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Dr. Brian Williams Could Be the First Black Trauma Surgeon in Congress

Maina Mwaura | CrosswalkHeadlines Contributor | Updated: Feb 23, 2024
Dr. Brian Williams Could Be the First Black Trauma Surgeon in Congress

Dr. Brian Williams Could Be the First Black Trauma Surgeon in Congress

ChristianHeadlines proudly presents this interview with Dr. Williams due to the potential historical significance of his campaign. The site does not necessarily endorse the full platform of any political candidate.

Dr. Brian Williams’ entire life changed in the summer of 2016 as a trauma surgeon working in Dallas, Texas. Williams, who has spent his entire life in medicine taking care of people, saw his life take a turn when five Dallas police officers were gunned down that evening on the streets of downtown.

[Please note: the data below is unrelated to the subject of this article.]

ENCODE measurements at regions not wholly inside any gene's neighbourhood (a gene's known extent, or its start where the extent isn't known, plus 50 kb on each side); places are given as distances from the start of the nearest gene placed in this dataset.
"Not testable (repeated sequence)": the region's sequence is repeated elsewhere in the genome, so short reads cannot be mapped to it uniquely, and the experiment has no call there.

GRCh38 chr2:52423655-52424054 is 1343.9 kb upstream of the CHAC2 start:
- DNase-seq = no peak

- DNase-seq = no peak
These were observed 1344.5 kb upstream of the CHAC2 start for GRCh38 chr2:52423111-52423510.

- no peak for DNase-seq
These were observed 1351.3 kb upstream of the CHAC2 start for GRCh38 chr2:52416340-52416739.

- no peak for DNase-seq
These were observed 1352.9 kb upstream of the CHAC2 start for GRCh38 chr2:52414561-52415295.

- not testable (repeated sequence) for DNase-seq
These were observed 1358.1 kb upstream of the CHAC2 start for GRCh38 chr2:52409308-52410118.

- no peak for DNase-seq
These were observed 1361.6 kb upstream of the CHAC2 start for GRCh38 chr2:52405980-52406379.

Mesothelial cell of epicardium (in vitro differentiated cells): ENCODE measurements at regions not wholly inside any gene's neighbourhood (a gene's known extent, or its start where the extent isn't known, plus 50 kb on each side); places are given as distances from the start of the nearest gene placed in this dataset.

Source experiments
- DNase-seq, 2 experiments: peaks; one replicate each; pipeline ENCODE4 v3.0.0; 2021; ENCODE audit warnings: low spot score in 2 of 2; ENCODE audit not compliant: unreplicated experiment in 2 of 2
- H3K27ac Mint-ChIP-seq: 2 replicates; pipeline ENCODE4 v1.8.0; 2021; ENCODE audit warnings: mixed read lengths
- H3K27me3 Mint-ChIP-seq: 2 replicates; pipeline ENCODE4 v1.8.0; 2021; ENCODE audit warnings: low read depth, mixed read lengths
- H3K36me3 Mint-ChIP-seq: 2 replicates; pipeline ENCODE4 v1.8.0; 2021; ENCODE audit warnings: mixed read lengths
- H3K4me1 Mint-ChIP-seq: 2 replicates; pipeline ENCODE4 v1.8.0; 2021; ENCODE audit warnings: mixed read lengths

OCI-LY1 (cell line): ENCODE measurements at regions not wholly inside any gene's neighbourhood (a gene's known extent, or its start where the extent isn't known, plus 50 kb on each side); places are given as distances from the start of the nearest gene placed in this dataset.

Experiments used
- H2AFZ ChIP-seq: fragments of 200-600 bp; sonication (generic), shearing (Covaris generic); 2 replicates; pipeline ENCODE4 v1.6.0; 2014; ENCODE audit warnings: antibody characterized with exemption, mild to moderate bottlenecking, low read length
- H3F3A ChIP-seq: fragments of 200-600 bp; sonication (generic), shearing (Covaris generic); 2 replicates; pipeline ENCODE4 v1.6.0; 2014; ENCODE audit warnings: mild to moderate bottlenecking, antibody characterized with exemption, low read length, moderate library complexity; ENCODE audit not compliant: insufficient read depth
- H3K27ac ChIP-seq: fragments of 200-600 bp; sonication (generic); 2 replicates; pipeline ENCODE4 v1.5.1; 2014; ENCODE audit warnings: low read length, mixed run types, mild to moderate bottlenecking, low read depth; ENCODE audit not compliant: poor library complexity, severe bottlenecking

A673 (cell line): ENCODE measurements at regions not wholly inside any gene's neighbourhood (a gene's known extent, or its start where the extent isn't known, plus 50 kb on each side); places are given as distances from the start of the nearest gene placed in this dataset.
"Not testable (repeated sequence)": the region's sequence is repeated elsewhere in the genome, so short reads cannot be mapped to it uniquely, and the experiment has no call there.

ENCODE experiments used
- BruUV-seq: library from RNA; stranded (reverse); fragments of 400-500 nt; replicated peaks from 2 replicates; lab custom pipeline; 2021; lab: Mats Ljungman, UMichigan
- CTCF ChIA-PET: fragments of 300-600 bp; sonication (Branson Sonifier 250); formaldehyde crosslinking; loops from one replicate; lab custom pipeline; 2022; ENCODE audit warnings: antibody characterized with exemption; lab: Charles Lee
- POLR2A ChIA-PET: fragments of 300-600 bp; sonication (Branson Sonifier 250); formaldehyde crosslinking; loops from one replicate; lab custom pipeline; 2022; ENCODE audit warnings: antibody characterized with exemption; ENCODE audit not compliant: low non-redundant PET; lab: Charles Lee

“On July 7th, 2016, there were peaceful protests scheduled around the country to protest the killing of Black men by police officers that had taken place that year and summer. However, the one in Dallas became deadly. A lone sniper shot 14 police officers, killing five of them. Trying to save the lives of the police officers that night nearly broke me. It's just one of those nights where it's hard to still explain even now, but I remember I had to change my bloodied scrubs, put on clean scrubs, go into the room, and tell this officer's family about his death. And afterward, I went out into this corner part of the hospital where I've never been and just cried. That's not something I do. But there I was that night, and I think it was just a combination of everything that had happened over the past few days, over the past year, and then that feeling I should have been able to save these police officers. I began to think about, ‘What am I doing?’”

That self-reflection would lead Williams to speak out against gun violence at a press conference that had been scheduled for the doctors who had treated the police officers. Williams was not planning to attend until wife suggested he appear there.